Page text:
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CEO Series: A nudge in the right direction

The price tag for cyberattacks is only getting higher. The average total cost of a data breach is now USD 3.92 million, according to the 2019 Cost of a Data Breach Report.

Is it fair to expect all employees to be experts when it comes to preventing cyber-attacks? No, I don’t think it’s fair or realistic. As employers and suppliers of network services, we are the ones responsible for mitigating risk and making it easier for employees to do the right thing.

The nudge theory, using positive reinforcements to influence behavior, is a great way to help employees down a more secure path. Passwords are a good place to start since these are the first line of defense. One simple, concrete way to “nudge” is to reward users for choosing longer passwords by extending the expiration period. Shorter passwords need to be changed frequently and passwords that appear on a list of leaked passwords shouldn’t be allowed at all.

Passwords continue to be one of the weak links in the security chain, according to recent reports. MSB, the Swedish Agency for Social Protection and Contingency, warns in a new campaign that almost half of all Swedes use the same password on several websites. Password reuse is a global problem. The 2019 State of Password and Authentication Security Behaviors Report surveyed 1,761 IT and IT security practitioners in the United States, United Kingdom, Germany, and France, and found that 51% of respondents reuse an average of five passwords across business and personal accounts.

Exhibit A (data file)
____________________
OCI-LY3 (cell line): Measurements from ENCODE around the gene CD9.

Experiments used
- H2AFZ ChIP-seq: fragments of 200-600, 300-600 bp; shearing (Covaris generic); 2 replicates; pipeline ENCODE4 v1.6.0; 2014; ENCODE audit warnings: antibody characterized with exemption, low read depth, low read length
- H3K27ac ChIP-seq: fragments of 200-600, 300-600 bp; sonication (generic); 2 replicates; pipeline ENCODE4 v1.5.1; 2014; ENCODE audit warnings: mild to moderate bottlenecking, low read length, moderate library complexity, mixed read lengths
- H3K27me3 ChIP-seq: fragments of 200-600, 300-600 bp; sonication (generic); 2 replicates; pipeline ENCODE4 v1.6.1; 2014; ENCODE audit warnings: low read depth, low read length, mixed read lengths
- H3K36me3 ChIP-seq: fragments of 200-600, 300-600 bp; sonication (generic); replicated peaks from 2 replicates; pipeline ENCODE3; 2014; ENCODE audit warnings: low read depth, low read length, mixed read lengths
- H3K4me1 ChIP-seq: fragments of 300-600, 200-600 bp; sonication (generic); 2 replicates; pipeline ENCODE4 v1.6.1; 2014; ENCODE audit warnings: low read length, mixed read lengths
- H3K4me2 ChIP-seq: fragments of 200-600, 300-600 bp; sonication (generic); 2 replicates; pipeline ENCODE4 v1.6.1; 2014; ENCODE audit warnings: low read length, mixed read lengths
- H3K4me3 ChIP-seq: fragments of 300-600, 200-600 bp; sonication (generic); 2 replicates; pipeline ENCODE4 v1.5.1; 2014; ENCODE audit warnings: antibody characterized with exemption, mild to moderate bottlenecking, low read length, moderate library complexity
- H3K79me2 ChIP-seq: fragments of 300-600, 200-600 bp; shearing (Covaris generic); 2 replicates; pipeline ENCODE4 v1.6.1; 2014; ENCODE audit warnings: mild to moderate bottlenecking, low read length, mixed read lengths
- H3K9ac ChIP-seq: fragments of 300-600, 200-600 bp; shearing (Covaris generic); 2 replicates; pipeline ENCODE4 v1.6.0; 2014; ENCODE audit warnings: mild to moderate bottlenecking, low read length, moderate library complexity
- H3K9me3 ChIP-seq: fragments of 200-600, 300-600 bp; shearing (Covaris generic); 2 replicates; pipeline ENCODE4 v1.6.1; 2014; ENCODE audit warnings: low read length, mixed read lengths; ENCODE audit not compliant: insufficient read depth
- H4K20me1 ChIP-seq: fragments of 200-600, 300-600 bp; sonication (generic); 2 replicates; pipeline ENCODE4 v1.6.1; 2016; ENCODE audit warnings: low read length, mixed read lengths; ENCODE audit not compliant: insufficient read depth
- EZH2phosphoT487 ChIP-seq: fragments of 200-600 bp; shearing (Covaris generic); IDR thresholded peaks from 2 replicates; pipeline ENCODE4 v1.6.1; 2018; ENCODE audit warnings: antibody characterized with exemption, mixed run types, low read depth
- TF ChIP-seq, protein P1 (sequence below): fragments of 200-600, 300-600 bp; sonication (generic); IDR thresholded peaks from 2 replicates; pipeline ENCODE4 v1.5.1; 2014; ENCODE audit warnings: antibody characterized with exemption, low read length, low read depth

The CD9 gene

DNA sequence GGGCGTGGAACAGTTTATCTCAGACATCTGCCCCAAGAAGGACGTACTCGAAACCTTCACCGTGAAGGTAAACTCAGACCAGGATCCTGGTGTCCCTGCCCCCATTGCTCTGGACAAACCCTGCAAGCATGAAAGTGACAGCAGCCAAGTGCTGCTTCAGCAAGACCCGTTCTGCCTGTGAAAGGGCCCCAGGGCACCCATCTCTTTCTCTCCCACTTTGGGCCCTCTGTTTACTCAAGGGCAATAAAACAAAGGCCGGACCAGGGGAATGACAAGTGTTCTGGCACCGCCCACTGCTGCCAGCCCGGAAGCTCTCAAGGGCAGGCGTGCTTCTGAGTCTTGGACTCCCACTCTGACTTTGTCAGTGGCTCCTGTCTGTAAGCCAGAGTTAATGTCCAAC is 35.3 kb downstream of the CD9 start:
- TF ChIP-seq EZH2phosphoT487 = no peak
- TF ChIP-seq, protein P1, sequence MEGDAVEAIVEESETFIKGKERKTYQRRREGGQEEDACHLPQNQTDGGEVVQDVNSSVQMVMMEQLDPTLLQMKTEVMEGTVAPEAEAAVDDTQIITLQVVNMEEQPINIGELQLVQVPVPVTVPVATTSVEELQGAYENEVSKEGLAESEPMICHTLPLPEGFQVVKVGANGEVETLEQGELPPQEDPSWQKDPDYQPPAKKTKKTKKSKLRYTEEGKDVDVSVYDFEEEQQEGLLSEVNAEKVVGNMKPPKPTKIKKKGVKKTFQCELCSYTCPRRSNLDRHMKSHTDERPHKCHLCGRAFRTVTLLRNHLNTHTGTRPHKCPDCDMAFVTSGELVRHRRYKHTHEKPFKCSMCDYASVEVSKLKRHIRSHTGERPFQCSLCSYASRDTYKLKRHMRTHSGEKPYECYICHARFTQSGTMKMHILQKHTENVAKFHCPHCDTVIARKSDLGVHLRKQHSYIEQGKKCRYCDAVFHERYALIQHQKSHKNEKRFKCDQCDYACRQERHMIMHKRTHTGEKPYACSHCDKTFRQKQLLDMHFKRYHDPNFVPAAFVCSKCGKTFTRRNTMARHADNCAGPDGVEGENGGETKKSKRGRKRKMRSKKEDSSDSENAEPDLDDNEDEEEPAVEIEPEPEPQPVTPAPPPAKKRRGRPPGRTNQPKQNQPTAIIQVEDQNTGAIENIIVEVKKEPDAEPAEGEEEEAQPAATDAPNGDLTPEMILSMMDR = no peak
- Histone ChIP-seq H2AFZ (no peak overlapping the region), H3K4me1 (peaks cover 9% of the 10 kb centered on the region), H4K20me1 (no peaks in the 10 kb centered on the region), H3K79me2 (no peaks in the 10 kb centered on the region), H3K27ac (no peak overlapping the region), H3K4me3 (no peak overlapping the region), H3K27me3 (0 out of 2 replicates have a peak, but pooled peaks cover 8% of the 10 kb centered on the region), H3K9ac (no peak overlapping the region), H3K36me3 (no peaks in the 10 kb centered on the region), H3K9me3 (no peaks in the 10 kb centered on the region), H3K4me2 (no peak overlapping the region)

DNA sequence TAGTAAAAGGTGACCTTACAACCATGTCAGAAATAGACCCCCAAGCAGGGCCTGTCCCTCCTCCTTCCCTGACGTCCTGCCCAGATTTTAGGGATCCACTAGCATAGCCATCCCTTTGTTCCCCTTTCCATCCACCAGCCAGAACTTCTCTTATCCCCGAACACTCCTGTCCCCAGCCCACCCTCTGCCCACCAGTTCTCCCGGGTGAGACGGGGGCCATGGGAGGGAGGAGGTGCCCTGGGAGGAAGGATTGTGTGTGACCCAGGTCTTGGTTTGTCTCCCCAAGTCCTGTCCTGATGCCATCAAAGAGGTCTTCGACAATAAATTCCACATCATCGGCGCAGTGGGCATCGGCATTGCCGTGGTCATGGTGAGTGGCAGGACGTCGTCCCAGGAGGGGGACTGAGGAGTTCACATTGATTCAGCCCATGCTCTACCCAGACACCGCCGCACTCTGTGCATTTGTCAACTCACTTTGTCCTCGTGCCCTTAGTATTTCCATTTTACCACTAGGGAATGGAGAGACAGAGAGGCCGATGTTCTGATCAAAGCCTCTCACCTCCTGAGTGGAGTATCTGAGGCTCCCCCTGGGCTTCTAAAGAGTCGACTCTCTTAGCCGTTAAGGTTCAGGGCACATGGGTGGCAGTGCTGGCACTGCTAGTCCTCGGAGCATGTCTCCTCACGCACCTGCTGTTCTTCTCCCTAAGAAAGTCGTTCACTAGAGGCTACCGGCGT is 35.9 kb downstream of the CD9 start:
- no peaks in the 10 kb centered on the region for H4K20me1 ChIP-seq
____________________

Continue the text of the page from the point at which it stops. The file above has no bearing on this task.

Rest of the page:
It’s good that this topic is raised in different forums. But I want to point out, like I’ve blogged earlier, responsibility for preventing cyberattacks cannot be put on the general public or individual employees. This must be managed within the IT systems we depend on.

MSB’s campaign is running in the month of October during European Cyber ​​Security Month. The purpose is to raise awareness and promote cybersecurity among EU citizens.

Help spread awareness, and block the security gaps!


Written by

Marcus Kaber

CEO, Specops Software

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